28 February 2012

George Sand on individuality

“Toutes les existences sont solidaires les unes des autres, et tout être humain qui présenterait la sienne isolément, sans la rattacher à celle de ses semblables, n'offrirait qu'une énigme à débrouiller. Cette individualité n'a par elle seule ni signification ni importance aucune. Elle ne prend un sens quelconque qu'en devenant une parcelle de la vie générale, en se fondant avec l'individualité de chacun de mes semblables, et c'est par là qu'elle devient de l'histoire.” Histoire de ma Vie George Sand pp. 240f.
English: “All lives are supportive of each other, and every human being who would present his own isolation, without connecting to that of his fellows, would offer a riddle to unravel. This individuality has in itself no meaning or no importance. It takes some direction by becoming a piece of the general life, based in itself with the individuality of each of my peers, and this is where it becomes history.”
So, although it seems that in the modern world we are dissociated from each other, each locked in an isolated individuality, in truth we are always already associated with each other, and our individual freedom is only given rein by how we associate within customs and practices of social interplay.

24 February 2012

Private freedom and its perversion through publicity

"Private judgement is still free in private and that freedom is the essence of freedom. ... We must extinguish the coarse glare of advertisement and publicity, not merely because the limelight is apt to be held in incompetent hands, but because of the psychological effect of such illumination upon those who receive it. ... [We] guess that ease and freedom, the power to change and the power to grow, can only be preserved by obscurity; and that if we wish to help the human mind to create, and to prevent it from scoring the same rut repeatedly, we must do what we can to shroud it in darkness." (Virginia Woolf Three Guineas pp. 842, 865f)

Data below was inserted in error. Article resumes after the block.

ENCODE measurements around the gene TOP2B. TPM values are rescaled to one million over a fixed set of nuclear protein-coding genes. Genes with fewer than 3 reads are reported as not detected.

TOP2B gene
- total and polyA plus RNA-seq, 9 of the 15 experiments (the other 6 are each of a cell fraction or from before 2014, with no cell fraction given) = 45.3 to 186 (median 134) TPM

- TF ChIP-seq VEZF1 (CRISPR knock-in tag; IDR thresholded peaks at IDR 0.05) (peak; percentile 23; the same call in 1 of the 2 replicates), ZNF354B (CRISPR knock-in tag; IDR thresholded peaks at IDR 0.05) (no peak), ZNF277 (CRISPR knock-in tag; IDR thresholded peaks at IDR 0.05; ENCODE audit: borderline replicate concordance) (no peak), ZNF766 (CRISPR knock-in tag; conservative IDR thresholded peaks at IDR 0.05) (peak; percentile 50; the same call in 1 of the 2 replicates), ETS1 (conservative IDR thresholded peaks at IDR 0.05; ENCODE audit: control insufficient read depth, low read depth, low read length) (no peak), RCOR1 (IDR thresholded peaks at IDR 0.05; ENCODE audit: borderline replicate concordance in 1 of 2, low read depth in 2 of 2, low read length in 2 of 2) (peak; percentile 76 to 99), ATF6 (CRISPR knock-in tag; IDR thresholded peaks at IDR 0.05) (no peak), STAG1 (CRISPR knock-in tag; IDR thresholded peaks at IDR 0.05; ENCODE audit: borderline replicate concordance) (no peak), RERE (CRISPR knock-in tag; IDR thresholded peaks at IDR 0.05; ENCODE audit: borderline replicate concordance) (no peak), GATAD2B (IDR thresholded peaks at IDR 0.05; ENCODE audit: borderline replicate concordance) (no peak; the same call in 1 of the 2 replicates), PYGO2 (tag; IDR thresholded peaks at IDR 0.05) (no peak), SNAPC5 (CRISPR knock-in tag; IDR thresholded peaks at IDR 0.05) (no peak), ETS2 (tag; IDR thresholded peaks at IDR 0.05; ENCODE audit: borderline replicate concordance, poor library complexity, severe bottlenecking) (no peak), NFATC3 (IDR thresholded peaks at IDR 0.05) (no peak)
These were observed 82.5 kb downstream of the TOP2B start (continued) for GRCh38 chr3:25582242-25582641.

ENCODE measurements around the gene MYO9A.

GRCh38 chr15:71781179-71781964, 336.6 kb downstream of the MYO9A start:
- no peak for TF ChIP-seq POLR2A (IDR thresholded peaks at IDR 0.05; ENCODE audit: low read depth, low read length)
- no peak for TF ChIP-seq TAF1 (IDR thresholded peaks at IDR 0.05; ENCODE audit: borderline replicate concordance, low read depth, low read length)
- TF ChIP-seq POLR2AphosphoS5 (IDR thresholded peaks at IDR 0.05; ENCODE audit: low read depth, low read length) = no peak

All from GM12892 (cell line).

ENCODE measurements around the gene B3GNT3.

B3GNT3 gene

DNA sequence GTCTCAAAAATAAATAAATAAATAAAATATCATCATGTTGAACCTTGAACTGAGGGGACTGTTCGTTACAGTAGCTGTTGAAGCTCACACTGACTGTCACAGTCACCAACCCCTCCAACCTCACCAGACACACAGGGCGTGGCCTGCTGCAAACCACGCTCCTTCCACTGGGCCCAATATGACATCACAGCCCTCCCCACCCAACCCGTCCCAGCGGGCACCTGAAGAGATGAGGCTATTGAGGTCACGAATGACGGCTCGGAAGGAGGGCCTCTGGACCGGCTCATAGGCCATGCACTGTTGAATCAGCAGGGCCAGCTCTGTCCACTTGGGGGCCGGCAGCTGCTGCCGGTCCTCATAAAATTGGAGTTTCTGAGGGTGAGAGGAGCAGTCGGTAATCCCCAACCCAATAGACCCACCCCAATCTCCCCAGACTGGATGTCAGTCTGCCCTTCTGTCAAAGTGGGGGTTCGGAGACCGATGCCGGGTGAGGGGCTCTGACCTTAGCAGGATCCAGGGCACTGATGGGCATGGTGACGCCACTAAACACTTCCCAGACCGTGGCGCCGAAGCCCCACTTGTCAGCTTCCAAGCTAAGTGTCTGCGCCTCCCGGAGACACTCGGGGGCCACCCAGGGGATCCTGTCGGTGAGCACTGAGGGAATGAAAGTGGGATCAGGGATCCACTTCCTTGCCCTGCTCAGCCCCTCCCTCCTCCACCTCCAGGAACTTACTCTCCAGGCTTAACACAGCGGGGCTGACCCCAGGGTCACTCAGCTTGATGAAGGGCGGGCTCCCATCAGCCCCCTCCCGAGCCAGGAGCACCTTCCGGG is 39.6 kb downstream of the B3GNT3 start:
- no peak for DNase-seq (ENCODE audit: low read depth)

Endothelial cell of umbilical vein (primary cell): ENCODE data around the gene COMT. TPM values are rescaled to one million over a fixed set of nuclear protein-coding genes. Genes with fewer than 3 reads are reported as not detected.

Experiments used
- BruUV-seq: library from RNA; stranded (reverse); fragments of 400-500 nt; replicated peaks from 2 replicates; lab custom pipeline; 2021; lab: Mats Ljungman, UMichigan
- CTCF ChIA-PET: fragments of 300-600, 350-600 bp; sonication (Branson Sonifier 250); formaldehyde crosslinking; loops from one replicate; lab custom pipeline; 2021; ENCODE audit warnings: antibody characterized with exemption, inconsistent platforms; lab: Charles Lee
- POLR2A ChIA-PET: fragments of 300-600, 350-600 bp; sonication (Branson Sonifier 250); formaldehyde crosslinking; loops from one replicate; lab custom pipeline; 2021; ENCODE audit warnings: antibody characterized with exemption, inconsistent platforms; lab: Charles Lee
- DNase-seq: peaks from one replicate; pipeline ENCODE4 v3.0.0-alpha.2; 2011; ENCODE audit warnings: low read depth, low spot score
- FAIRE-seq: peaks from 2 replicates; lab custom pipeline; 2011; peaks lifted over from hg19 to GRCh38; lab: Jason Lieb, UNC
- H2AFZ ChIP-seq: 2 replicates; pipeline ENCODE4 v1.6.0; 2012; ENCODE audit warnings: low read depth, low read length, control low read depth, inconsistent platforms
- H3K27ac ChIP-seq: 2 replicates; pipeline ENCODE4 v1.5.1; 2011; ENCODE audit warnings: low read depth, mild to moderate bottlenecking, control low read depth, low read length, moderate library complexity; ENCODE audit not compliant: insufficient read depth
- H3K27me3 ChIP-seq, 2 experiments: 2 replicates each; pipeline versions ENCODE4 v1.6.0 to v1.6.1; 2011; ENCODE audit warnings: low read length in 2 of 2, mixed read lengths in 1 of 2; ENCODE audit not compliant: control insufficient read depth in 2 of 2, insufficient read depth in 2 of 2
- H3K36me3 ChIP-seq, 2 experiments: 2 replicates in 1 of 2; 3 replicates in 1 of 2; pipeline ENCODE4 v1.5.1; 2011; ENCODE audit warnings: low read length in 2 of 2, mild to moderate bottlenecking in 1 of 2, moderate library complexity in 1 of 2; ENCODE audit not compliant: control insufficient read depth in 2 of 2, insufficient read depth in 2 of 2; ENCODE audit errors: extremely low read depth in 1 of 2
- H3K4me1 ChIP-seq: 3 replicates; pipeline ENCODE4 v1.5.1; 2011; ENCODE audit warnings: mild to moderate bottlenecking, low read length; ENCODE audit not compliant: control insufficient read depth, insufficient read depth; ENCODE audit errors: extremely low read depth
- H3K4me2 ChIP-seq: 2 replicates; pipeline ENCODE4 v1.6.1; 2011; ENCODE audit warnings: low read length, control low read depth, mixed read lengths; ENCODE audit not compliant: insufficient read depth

I have every reason to be mistrusting of the flattery of public attention. That way lies the danger of losing my self. And in this age when modernity has reached its pinnacle and consummation. the pressure to conform to the hegemonic worldview is overwhelming. Anyone putting it into question is 'obviously' not at the forefront of progress, is incomprehensible, is obscure...

17 February 2012

Oppressive atmosphere in Virginia Woolf

Further on in Virginia Woolf's 1938 essay, Three Guineas, we read, "Odour then - or shall we call it 'atmosphere' - is a very important element in professional life... It is true that women civil servants deserve to be paid as much as men; but it is also true that they are not paid as much as men. The discrepancy is due to atmosphere. Atmosphere plainly is a very mighty power. Atmosphere not only changes the sizes and shapes of things; it affects solid bodies, like salaries, which might have been thought impervious to atmosphere. ... there is [also] something in the atmosphere of the private house which deflects the wife's spiritual [equal] share of the common income impalpably but irresistibly towards those causes which her husband approves and those pleasures which he enjoys." (SW 2007 pp. 821, 824)

"Atmosphere plainly is a very mighty power." seems to be the core insight here, and it pertains not just to the historical struggle of women for equality. Atmosphere is that mood cultivated in a society's culture in a given time which exudes its own intangible, but nonetheless - or rather: and therefore - all the more effective, social power. A culture's ethos hangs in the air.

10 February 2012

Freedom to earn a living as the core of emancipation?